Technology has advanced enormously in the 30 years since the introduction of the first Children Act, which shaped the UK’s system of child safeguarding. Today a computer-generated analysis – “machine learning” that produces predictive analytics – can help social workers assess the probability of a child coming on to the at-risk register. It can also help show how they might prevent that happening.
But with technological advances come dilemmas unimaginable back in 1989. Is it right for social workers to use computers to help promote the welfare of children in need? If it is right, what data should they draw on to do that?
Maris Stratulis, national director of the British Association of Social Workers England, first voiced concerns last year. She remains worried. “Machine learning in social care still raises significant issues about how we want to engage with children and families,” she says. “Reports on its use in other countries, such as New Zealand, have shown mixed results including potential unethical profiling of groups of people.”Advertisement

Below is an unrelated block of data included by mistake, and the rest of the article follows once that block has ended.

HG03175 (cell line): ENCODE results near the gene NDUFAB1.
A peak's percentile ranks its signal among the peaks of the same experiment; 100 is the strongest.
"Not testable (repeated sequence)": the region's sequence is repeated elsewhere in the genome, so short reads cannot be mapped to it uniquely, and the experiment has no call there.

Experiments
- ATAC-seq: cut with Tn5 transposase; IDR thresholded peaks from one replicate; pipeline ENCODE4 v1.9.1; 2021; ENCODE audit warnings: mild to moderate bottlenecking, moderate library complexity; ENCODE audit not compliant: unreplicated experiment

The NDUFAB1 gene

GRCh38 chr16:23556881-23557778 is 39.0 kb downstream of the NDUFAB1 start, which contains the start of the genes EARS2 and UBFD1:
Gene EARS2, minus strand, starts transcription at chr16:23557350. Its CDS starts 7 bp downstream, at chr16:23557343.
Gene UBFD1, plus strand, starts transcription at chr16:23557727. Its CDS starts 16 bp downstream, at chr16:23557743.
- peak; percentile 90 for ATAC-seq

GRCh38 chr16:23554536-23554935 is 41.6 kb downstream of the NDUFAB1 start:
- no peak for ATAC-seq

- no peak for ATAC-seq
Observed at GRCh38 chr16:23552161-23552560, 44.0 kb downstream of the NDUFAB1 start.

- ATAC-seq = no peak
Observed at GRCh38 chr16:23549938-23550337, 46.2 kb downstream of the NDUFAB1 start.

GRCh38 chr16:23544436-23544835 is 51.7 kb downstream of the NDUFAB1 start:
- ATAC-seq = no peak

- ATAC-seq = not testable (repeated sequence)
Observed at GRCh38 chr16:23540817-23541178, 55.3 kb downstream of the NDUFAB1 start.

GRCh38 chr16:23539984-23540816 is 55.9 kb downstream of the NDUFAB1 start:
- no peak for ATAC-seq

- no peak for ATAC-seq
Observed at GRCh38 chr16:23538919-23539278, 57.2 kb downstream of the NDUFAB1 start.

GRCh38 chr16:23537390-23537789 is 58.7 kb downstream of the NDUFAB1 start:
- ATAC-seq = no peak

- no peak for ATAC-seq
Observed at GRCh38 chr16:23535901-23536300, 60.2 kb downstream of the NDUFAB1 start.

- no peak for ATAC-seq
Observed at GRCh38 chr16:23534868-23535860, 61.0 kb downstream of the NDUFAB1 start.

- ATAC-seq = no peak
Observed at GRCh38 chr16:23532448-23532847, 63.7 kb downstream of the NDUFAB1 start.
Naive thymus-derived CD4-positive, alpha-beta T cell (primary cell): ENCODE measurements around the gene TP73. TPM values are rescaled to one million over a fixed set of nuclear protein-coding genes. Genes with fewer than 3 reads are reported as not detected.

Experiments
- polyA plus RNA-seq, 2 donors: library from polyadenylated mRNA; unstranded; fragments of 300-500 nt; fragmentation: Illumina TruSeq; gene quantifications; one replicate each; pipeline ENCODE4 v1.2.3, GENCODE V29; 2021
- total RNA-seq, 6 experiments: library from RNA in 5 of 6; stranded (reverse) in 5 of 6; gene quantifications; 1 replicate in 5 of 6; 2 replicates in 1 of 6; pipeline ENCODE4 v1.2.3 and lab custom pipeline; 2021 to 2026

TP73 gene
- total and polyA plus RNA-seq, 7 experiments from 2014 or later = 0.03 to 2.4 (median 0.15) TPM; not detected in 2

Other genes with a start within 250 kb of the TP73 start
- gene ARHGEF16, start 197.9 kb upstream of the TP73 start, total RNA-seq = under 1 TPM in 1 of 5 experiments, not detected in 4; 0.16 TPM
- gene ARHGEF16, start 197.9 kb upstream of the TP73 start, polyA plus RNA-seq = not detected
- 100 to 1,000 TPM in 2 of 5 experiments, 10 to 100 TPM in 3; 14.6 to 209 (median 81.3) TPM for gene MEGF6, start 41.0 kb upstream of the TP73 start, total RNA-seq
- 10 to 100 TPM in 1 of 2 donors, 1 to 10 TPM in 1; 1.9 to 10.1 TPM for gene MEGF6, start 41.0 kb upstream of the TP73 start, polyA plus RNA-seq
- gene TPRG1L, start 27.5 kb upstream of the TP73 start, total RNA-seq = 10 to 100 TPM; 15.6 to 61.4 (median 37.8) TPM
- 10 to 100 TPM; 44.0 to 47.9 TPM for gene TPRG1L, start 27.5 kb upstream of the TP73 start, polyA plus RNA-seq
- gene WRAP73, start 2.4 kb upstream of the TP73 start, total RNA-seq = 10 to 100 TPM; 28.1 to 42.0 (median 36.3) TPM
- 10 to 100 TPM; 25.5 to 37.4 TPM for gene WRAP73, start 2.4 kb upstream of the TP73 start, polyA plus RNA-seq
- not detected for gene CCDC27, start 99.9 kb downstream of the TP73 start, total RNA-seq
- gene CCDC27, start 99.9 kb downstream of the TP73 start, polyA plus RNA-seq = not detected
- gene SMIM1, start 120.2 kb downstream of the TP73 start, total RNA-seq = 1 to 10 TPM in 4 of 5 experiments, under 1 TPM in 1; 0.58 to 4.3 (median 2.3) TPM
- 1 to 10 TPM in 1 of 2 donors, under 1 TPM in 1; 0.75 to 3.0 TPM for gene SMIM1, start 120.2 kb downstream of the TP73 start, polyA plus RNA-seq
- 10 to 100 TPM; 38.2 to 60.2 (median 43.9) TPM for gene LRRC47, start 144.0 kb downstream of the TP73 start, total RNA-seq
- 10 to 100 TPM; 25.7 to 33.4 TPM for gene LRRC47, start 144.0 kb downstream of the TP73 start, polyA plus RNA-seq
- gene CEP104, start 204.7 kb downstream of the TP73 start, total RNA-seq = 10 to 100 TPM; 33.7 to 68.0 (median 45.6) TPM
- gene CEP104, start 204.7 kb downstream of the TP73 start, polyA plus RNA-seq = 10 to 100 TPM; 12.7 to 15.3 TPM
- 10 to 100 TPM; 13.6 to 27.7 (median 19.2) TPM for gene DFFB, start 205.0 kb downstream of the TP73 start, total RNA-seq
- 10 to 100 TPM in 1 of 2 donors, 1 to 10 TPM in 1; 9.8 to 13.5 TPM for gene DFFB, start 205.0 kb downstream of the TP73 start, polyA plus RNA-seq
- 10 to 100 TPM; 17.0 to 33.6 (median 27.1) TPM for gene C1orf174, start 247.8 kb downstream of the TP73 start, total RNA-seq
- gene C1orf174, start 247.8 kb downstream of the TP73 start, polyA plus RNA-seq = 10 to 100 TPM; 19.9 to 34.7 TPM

Stratulis is also concerned at the role of profit-making companies in the new techniques. “Rather than focusing on learning from machines and algorithms, let’s focus on good, relationship-based social work practice,” she says.
Machine learning is an application of artificial intelligence (AI). Computer systems enable councils to number-crunch vast amounts of data from a variety of sources, such as police records, housing benefit files, social services, education or – where it is made available – the NHS. In children’s services, a council may ask for analysis of specific risk factors which social workers would otherwise not know, such as a family getting behind on the rent, which can then be triangulated with other data such as school attendance.